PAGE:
John Demjanjuk back on trial

Ha'aretz | May 29, 2001
John Demjanjuk back on trial for alleged Nazi past | Reuters

CLEVELAND - John Demjanjuk, the aging Ukrainian immigrant said by the U.S. government to have served the Nazi killing machine in World War II, was put on trial for the second time in 20 years Tuesday with his attorney arguing that "trial by document" will never uncover the truth.

The burly, 81-year-old retired auto worker did not appear in the U.S. District Court to face government charges that he lied about his wartime past and should be stripped of his U.S. citizenship. However, he could testify in his own defense, his lawyer said.

Demjanjuk was not required to appear, though his son, John Demjanjuk Jr., and son-in-law were both at the defense table in Judge Paul Matia's courtroom.

"Either the government's history is right or the defendant's is," prosecutor Edward Stutman of the Justice Department's Nazi-hunting Office of Special Investigations said in his opening statement. "It is indisputable that unspeakable horrors occurred."

"The issues in this case are narrow. At the heart of this case is seven wartime documents" that Stutman said will show that Demjanjuk worked as a guard in three German concentration camps including Sobibor, a notorious extermination camp where 250,000 mostly Polish Jews were killed.

Prosecutors began the laborious process of calling a handwriting specialist and three more expert witnesses who will attempt to authenticate the documents, including a disputed identification card bearing what appears to be a young Demjanjuk's picture issued to him at the SS-run Trawniki training camp.

Defense attorney Michael Tigar said in his opening statement that the government's case amounted to "hearsay records" that he planned to challenge at nearly every opportunity. As to the infamous identification card, Tigar alleged the photograph had been replaced and some of the inks used were of Soviet origin and not German.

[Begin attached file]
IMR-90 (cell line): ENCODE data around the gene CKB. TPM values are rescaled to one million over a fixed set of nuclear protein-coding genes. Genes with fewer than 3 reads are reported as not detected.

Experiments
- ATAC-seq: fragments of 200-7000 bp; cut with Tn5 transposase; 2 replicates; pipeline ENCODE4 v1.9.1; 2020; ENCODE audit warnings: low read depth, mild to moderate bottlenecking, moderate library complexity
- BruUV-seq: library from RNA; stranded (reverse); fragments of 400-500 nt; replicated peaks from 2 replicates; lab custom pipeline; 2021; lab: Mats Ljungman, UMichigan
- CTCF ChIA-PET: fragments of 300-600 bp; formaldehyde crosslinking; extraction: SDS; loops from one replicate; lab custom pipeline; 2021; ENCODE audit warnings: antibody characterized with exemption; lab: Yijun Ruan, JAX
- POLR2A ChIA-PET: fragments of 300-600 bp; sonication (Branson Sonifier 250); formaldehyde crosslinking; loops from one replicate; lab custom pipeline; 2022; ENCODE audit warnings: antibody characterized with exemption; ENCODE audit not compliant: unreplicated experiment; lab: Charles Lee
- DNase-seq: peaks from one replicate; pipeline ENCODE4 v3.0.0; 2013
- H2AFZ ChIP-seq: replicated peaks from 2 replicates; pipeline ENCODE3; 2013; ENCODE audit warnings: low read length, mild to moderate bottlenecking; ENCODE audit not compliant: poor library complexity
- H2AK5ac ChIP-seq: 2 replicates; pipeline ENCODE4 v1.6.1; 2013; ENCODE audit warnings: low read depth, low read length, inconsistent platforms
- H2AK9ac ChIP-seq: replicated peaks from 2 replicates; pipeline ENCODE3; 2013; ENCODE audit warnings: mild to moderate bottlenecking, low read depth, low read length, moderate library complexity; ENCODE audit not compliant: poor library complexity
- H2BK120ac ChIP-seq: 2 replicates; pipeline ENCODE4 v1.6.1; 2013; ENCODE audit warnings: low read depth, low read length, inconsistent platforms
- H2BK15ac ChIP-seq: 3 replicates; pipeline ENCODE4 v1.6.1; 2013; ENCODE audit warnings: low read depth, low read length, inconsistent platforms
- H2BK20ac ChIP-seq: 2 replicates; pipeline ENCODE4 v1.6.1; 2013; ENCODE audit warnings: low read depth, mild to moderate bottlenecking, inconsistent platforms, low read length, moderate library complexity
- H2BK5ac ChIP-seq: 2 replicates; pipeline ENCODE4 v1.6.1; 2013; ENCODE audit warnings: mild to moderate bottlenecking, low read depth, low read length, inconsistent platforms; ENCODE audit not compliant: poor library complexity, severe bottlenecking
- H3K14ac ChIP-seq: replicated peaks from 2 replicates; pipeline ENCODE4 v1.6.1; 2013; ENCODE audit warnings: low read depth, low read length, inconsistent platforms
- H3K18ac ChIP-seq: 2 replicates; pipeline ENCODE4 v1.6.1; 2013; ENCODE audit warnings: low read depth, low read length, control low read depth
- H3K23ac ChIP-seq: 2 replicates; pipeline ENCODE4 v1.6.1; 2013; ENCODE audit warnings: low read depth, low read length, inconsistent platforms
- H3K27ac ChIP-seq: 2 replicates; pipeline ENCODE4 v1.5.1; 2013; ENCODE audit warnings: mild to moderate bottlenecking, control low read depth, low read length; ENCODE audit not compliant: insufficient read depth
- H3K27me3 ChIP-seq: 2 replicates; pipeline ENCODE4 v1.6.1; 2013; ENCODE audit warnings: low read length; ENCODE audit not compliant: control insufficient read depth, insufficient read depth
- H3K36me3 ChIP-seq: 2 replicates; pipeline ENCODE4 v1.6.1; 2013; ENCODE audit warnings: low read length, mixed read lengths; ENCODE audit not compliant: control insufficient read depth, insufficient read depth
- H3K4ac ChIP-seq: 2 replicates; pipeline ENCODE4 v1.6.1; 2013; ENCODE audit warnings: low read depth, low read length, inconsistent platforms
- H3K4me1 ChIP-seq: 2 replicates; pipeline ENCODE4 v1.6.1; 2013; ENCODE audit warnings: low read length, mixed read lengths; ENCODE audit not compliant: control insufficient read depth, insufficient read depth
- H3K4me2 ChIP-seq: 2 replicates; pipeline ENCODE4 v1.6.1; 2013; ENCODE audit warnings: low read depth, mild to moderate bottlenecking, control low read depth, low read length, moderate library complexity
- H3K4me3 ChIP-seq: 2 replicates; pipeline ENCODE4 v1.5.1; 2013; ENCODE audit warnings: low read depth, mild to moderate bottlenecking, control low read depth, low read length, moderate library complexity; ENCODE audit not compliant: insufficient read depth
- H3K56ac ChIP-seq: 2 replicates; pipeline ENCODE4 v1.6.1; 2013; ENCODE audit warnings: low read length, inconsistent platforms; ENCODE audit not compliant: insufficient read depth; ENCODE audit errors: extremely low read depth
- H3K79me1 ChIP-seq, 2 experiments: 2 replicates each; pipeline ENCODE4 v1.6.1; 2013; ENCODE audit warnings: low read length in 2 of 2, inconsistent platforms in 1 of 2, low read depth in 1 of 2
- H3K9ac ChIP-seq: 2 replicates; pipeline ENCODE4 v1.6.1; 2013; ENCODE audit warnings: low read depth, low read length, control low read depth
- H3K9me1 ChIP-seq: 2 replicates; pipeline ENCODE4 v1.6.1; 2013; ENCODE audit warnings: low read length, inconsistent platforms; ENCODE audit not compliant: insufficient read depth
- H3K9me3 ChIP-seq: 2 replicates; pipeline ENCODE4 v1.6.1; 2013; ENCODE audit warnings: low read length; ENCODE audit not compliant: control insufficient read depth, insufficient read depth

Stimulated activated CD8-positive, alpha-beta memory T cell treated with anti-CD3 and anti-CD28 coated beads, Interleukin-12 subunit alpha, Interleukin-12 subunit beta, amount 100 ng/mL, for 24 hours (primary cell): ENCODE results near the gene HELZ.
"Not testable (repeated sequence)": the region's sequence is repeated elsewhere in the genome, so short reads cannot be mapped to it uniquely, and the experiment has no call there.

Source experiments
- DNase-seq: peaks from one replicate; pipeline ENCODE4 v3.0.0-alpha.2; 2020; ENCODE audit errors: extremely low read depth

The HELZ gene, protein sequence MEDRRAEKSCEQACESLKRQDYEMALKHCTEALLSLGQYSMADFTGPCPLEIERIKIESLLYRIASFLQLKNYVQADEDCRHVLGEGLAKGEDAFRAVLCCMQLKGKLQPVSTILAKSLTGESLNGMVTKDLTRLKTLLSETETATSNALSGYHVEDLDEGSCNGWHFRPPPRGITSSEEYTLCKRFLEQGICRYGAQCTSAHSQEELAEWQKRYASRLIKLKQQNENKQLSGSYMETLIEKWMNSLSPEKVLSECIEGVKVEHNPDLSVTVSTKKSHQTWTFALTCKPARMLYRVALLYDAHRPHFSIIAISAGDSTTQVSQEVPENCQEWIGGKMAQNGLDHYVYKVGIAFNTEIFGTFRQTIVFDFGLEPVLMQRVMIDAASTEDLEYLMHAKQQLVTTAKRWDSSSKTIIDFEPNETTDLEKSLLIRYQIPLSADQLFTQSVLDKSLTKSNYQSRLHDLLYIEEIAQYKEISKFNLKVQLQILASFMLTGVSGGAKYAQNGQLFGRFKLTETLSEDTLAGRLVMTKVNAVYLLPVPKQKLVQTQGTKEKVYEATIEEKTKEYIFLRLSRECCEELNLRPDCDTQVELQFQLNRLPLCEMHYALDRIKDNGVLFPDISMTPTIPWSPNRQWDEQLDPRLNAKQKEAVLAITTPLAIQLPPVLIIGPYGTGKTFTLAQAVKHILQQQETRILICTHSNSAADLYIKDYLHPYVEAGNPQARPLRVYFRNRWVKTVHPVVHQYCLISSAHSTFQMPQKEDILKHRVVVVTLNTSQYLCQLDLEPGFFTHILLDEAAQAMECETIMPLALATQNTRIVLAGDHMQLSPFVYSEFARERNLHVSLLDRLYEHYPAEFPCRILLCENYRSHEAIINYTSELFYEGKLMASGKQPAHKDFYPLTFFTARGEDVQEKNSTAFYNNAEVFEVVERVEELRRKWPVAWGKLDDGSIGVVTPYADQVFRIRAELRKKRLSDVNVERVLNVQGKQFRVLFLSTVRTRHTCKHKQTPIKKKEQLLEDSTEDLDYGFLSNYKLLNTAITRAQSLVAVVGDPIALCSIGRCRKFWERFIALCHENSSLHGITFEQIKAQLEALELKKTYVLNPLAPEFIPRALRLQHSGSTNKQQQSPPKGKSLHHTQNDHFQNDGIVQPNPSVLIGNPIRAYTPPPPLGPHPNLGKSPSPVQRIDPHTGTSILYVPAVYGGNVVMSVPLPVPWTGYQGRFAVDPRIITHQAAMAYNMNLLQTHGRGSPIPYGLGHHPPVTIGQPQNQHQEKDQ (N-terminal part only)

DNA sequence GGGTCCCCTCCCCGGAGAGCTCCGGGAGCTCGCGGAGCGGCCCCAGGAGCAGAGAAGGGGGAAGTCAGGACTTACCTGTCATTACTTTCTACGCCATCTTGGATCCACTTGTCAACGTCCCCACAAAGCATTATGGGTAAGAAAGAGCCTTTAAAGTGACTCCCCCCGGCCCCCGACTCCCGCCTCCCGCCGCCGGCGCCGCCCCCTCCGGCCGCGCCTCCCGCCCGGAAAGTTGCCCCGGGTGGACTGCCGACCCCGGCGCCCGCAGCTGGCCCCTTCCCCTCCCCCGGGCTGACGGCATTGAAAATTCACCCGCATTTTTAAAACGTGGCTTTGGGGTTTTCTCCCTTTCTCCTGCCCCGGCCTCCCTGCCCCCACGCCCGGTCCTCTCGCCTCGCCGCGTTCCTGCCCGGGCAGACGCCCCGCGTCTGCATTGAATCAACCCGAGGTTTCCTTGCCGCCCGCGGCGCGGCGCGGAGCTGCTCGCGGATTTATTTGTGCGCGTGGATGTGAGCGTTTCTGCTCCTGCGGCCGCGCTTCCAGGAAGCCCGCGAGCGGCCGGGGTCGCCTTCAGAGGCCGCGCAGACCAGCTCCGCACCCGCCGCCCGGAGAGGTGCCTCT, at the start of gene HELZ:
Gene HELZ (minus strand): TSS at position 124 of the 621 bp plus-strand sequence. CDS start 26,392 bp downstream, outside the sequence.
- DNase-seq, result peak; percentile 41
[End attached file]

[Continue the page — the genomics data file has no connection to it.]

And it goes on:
"Without the testimony of any live witness who saw John Demjanjuk commit any [of the charged] acts ... this is a trial by document," Tigar said. He said no wartime Demjanjuk signature exists to support the government's view, nor is there fingerprint or DNA evidence. Some of the documents are suspicious and may be forgeries, he said.


"We will show the court a scenario that explains how the government, once again, has got it wrong," Tigar said. "After 22 years, the odyssey of John Demjanjuk is about to come to an end."

Demjanjuk, who gained entry into the United States in 1951 claiming he had spent much of the war as a German prisoner captured in the Crimea from the Soviet army, was first charged with war crimes in 1977 and stripped of his U.S. citizenship in 1981 in what would become an embarrassing case for the Justice Department.

Apparently swayed by the identification of Demjanjuk by survivors of the Treblinka extermination camp, prosecutors alleged that Demjanjuk, whose given name was Ivan, was the brutal death camp guard nicknamed "Ivan the Terrible."

Extradited and put on trial in Israel, Demjanjuk was sentenced to death in 1988 for being Ivan the Terrible of Treblinka, despite his denials that he was never there. But evidence mostly from inside the Soviet Union, some of which had been available to U.S. prosecutors, convinced the Israeli Supreme Court that another Ukrainian, Ivan Marchenko, was likely the brutal guard who whipped and tortured Jews as they were herded into the gas chambers.

The Israeli court freed Demjanjuk in 1993 and he returned to the United States where judges reprimanded the Justice Department and Judge Matia ultimately restored his citizenship.

Stutman did not address the past errors, but said Demjanjuk's various alibis for his wartime activities offered over the past two decades have been rejected by U.S. and Israeli courts "time and time again."

The most recent version of events offered by Tigar based on purported new evidence from Ukrainian authorities is that Demjanjuk's now-dead cousin, Ivan Andreievich Demjanjuk, took his identity when recruited by the Germans to help in "Operation Reinhard," the Nazi's "Final Solution" for the Polish Jews.

Tigar said Ukrainians who served in the Soviet army and were captured and recruited by Germany were loathe to provide their real names because they were about to betray their country. Also, Germans had trouble with Ukrainian names and might have mangled translations.

Government prosecutors said Demjanjuk's newest alibi lacked credibility. "What identity thief would steal his own name?" Stutman said of the purported cousin.

The trial, to be ruled on by Judge Matia, was expected to last at least two weeks, attorneys said, but deportation proceedings could take years to complete.